What a lot of people don’t realize – and this is something many will be glad to know – is that the story of Snow White doesn’t end where the Disney movie does. Though the second part of the story never got as much recognition as the first part, the second part does reveal a lot.

For those of you unfamiliar with it, I am reprinting the end of the story here. We pick it up in the scene of the jam-packed grand courtroom in the case of the Kingdom v. Prince Charming (felonious aggravated indecent sexual assault), a case that was the Trial of the Century for that century …


Prosecutor: And, did you then proceed to kiss her? I remind you that you are under oath.

Prince Charming: Yes, yes, I did kiss her.

Prosecutor: So you approach this defenseless young woman, alone in the forest, incapacitated, prostrate and unconscious, and you decide to force yourself on her – to accost and violate this dear young thing.

Prince: Well, I kissed her, if that’s what you mean, but …

Prosecutor: Just answer the questions, Mr. Charming – if that is even your real name! And what exactly did you think gave you the right to do that!?

Prince: Well, honestly, I just thought she would be better off by waking up and living the rest of her live happily ever after in a beautiful luxurious castle than spending it in an extended coma followed by atrophy and death.

Prosecutor: Aha! So what you are really saying is that, “She wanted it – she was asking for it.” Perhaps you felt the fact that she was wearing a sexy Snow White costume meant you could have your way with her. How dare you blame the victim! Your honor, good people of the jury – I would point out that he claims that he kissed her in for her own benefit.

Prince: I’m just saying …

Prosecutor: Women are perfectly capable are taking care of themselves without a man. So please tell the jury what exactly made you think that this woman even want a “prince” to come by and whisk her away to a new life?

Prince: I think it was the fact that she was always running around the forest singing at the top of her longs, “Someday my Prince will Come.”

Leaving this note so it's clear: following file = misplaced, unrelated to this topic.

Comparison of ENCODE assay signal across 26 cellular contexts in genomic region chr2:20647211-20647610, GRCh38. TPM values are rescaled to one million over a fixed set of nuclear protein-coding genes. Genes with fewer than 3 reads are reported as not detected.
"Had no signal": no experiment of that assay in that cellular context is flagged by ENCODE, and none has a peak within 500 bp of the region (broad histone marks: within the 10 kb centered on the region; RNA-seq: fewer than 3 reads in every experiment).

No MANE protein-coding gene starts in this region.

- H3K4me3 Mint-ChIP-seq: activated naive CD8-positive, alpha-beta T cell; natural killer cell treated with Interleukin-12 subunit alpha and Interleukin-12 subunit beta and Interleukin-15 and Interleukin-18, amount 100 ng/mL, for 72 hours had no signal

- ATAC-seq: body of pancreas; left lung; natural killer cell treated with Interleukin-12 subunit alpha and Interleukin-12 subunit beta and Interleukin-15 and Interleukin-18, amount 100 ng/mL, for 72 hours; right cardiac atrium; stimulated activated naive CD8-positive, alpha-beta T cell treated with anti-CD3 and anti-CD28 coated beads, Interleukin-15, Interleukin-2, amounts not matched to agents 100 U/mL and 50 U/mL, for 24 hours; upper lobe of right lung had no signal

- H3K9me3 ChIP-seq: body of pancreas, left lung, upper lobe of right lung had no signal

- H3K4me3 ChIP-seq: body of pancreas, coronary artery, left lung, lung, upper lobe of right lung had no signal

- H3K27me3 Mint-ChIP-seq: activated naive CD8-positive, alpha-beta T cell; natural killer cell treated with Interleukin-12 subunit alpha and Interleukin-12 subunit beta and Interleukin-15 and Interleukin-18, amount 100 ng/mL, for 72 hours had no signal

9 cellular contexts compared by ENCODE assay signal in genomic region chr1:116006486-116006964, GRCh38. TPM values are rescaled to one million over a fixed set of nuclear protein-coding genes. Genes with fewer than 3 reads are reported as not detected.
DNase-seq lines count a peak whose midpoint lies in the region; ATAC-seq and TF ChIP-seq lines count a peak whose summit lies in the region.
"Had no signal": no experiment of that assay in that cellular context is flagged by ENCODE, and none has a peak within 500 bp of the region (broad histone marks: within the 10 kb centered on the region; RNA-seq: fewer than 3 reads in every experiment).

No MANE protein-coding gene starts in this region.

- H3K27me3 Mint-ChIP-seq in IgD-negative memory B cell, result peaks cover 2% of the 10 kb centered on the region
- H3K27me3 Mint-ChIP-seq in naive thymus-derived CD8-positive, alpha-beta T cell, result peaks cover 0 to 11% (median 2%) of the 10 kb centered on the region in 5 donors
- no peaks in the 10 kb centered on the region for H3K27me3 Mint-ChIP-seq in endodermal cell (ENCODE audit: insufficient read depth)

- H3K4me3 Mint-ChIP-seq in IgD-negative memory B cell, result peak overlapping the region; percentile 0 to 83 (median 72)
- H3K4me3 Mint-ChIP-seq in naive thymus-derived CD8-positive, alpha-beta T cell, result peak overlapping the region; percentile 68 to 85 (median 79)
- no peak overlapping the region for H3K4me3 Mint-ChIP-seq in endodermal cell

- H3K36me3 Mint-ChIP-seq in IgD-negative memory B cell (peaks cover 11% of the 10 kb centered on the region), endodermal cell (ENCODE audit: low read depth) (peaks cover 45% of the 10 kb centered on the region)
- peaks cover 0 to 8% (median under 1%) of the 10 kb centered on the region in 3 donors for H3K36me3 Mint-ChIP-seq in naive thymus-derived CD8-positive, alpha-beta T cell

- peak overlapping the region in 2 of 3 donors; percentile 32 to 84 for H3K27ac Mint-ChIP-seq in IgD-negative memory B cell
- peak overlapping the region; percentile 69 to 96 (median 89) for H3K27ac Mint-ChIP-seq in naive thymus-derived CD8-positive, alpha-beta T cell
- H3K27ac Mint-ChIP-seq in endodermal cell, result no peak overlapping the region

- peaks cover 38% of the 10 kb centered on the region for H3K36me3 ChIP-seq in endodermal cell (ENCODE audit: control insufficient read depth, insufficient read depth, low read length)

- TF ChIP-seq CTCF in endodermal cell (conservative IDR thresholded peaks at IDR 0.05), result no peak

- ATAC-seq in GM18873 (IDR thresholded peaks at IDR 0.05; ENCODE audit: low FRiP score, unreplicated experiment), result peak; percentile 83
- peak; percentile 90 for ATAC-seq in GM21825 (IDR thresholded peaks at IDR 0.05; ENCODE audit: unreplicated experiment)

Prosecutor: Please, spare me! Who knows what other unspeakable felonious acts you have committed and not gotten caught at. For all we know, you were the one who poisoned her in the first place – precisely so you could take advantage of her.

Hell, for all we know, you could have been the one who shot Bambi’s mother.

Defense attorney: Objection! Your Honor, there is not even a Bambi in this fairytale and, in addition, that doesn’t take place for another 400 or 500 years from now. Firearms don’t even exist yet.

Judge: Objection sustained. Mr. Prosecutor, please refrain from bringing in other fairytales.

Prosecutor: So, back to the matter at hand. You are arguing that his innocent young flower would be better off if you accosted her.

Prince: Well, it did work out very well. You can ask her. She’s sitting right over there. She’s crazy in love with me. I mean, we were living our lives in utter bliss until you arrested me. We never even fight.

Prosecutor: Oh Please! Do you expect us to believe –

Snow White: Can I please say something? I am so grateful he kissed me and we have been so happy! You know, he really is dashing and rich and he loves me and, really, I promise, I am very happy and I’m really quite thrilled that he decided to bring me out of a coma with a kiss. If we could please just go, that would be great …

Prosecutor: Miss White, it is perfectly understandable that you say that. It is no surprise that you are in in this delirious state after all you’ve been through – poisoning, coma, sexual assault. It is not at all unusual for for a victim such as yourself to sympathize with her attacker. Please, just let the jury do its work so we can protect you from predators such as this. You have been through an extremely trying time.

Jury Foreman: We’ve heard enough, Your Honor! We have a verdict.

Jury (in unison): Guilty! Guilty! Burn him. Burn him!

Snow White: Noooooooooooo!